Hebrews 3:3 says, “Christ is greater than Moses.”  We know that to be true.  They’re trying to diminish Christ, make him less than Moses because Moses gave them manna for millions of rears.  And he’s saying, “Moses didn’t give you anything.”  If you read exodus 16, about verse 15 on, all Moses did was organize the collection.  He had nothing to do with creating manna.  In fact, in Exodus 16, verse 15 it says, “It is the bread which the Lord has given.  The bread which the Lord has given.”  Moses helped them collect it.  So God was the source of that bread, not Moses.  And now He says, and back to verse 32, “It is my Father who gives you the true bread out of heaven.”  It was my Father who gave the physical bread.  It is my Father who now offers you the true bread.”  Who is the true bread?  What’s the true bread? 

He’ll go on to say that in verse 35, “I am the bread.  I am the bread of life.”  Verse 48, “I am the bread of life.”  Verse 51, “I am the living bread.”  My Father gave that generation the bread from heaven.  Guess what?  That entire generation died, died.  All died in the wilderness, including Moses.  So whatever that bread was, it couldn’t prevent death, but the bread of God – look at verse 33.  “The bread of God is that which comes down out of heaven and gives – ” what?  Gives what?  Life, to the world.  “My Father gives you the true bread out of heaven.  I am that bread.”  The bread of God which gives zoe, not bios, not biological life.  Zoe, spiritual life, eternal life. 

Moses gave you bread for physical nourishment, your forefathers, but they all died.  My Father gives you true bread.  I am that bread, and you will all live.  They all died and never entered the Promised Land.  You will enter the Promised Land and live forever when you eat the true bread.  Manna couldn’t prevent death.  Manna was for Israel.  The true bread is for the world.  Manna was for life here and now.  The true bread is for eternal life.

Oh, the words of Jesus are so clear.  Now, He’s going to expand on that in this great sermon on the bread of life, but they’re stuck with their demands.  Verse 34, “Then they said to him, ‘Lord, always give us this bread.’”  What bread are they talking about?  The bread they want and they want it all the time.  Okay, you won’t give us the power?  Give us the bread.  You won’t give us the power to feed ourselves all the time?  Give us the bread all the time.  We always want the bread.  Here, again, we see the superficiality and the shallowness of false followers, the curious self-centered who continue to tell the Lord what they want and when they want it and how they want it.  And either they want the power to do it themselves or they want the Lord to deliver.  If they’re going to believe in Him, He’s going to have to operate on their command.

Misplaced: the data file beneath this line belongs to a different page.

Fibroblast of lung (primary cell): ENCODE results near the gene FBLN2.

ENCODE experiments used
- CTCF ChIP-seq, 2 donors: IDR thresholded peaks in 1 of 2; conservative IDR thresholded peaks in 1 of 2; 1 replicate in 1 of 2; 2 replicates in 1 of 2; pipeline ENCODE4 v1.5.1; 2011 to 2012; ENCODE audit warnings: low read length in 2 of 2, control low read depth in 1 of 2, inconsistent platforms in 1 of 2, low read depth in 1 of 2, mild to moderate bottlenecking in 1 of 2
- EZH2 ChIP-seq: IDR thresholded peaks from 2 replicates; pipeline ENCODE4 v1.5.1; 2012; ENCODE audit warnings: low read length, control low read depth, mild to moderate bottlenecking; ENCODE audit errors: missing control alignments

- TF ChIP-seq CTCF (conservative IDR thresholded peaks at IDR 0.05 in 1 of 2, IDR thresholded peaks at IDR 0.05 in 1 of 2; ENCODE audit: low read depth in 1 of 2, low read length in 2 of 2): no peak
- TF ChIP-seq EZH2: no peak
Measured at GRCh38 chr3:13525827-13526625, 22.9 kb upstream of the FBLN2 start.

You expect us to believe in You?  Then You give us that bread all the time.  What bread?  The bread we want.  The bread we want.  Seekers of personal satisfaction who see God as their servant to give them what they want, either the power or the provision.  That is the sixth kind of defining characteristic of a false disciple.  Let me give you just – I’m going to introduce the seventh.  False disciples do not find their satisfaction in the person of Jesus Christ.  False disciples do not find their satisfaction in the person of Jesus Christ.  And this is going to be our subject next Sunday, but let me introduce it to you.  Verse 35, Jesus said to them, “I am the bread of life; he who comes to Me will not hunger, and he who believes in Me will never thirst.  But I said to you that you have seen Me, and yet do not believe.”

What is the interest of a false disciple?  It’s what Christ can provide, not Christ, not Christ.  False disciples do not find their satisfaction in the person of Jesus Christ.  True disciples do.  “Will you also go away?”  “To whom shall we go?  You and You alone have the words of eternal life and we believe and are sure that you are the Holy One of God.”  It was all about Christ, but that’s for next time.

Father, we have come to you again this morning with hearts open to praise you and worship you, and we have been instructed by Your Word clearly.  We have had the opportunity to sing and fellowship and rejoice together over the incarnation and Lord, now it’s time for us to examine our hearts.  Are we true disciples?  Is it Christ who is all in all to us?  Is it Christ whom we love?  Is He enough or are we just here thinking we can get what we want?  True disciples confess Jesus as Lord, deny themselves, take up their cross, and walk even to death because of love for Him.

When we are lost in wonder, love, and praise, and consumed by the person of Christ, that’s the evidence of a true disciple.  So, Lord, show us our hearts that we might not be deceived.